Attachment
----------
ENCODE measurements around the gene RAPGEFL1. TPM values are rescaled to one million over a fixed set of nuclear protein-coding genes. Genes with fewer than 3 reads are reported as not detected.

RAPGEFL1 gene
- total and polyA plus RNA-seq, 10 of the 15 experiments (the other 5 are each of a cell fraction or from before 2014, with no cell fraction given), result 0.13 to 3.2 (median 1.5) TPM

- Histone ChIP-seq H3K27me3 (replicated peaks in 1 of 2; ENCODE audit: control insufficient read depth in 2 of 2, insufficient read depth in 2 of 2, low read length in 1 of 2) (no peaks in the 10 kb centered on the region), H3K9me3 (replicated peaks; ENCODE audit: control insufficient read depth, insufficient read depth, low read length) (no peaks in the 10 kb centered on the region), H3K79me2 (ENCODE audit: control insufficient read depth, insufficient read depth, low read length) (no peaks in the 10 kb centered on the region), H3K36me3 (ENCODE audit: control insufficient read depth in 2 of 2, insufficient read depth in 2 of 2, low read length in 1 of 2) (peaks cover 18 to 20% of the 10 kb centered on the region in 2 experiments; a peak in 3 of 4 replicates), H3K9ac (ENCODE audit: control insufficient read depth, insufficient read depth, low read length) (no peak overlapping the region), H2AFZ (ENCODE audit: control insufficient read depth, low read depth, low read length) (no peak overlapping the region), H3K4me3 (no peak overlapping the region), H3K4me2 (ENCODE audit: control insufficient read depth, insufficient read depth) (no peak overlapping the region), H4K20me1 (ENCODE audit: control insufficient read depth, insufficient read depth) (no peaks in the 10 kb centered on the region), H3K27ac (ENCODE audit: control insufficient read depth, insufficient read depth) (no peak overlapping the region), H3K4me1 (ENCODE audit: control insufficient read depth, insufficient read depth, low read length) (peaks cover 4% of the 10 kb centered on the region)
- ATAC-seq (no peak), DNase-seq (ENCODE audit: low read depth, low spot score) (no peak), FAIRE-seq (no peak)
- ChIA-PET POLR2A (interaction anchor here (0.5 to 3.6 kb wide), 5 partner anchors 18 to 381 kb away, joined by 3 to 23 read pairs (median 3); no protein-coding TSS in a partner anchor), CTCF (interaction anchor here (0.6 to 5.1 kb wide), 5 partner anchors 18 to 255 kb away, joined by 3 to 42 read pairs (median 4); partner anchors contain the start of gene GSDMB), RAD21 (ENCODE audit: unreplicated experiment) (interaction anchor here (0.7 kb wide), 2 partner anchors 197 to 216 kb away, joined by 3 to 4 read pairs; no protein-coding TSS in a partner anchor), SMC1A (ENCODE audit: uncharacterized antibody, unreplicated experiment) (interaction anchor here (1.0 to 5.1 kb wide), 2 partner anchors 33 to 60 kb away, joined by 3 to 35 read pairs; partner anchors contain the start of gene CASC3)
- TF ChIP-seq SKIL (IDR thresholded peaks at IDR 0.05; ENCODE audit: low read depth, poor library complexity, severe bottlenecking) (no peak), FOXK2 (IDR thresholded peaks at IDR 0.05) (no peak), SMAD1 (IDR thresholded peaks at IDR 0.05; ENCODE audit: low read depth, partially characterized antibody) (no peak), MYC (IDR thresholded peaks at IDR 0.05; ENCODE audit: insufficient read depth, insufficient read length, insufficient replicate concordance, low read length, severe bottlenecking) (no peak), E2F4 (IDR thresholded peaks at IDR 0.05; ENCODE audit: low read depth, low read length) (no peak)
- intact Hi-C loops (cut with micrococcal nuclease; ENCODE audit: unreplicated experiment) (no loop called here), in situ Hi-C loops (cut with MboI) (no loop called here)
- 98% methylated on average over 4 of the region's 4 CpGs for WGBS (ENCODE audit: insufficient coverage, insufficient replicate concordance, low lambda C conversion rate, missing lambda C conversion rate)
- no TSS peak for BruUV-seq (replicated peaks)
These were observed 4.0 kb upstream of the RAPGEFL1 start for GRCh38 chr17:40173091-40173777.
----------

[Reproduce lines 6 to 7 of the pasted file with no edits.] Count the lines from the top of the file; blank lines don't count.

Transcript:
- ChIA-PET POLR2A (interaction anchor here (0.5 to 3.6 kb wide), 5 partner anchors 18 to 381 kb away, joined by 3 to 23 read pairs (median 3); no protein-coding TSS in a partner anchor), CTCF (interaction anchor here (0.6 to 5.1 kb wide), 5 partner anchors 18 to 255 kb away, joined by 3 to 42 read pairs (median 4); partner anchors contain the start of gene GSDMB), RAD21 (ENCODE audit: unreplicated experiment) (interaction anchor here (0.7 kb wide), 2 partner anchors 197 to 216 kb away, joined by 3 to 4 read pairs; no protein-coding TSS in a partner anchor), SMC1A (ENCODE audit: uncharacterized antibody, unreplicated experiment) (interaction anchor here (1.0 to 5.1 kb wide), 2 partner anchors 33 to 60 kb away, joined by 3 to 35 read pairs; partner anchors contain the start of gene CASC3)
- TF ChIP-seq SKIL (IDR thresholded peaks at IDR 0.05; ENCODE audit: low read depth, poor library complexity, severe bottlenecking) (no peak), FOXK2 (IDR thresholded peaks at IDR 0.05) (no peak), SMAD1 (IDR thresholded peaks at IDR 0.05; ENCODE audit: low read depth, partially characterized antibody) (no peak), MYC (IDR thresholded peaks at IDR 0.05; ENCODE audit: insufficient read depth, insufficient read length, insufficient replicate concordance, low read length, severe bottlenecking) (no peak), E2F4 (IDR thresholded peaks at IDR 0.05; ENCODE audit: low read depth, low read length) (no peak)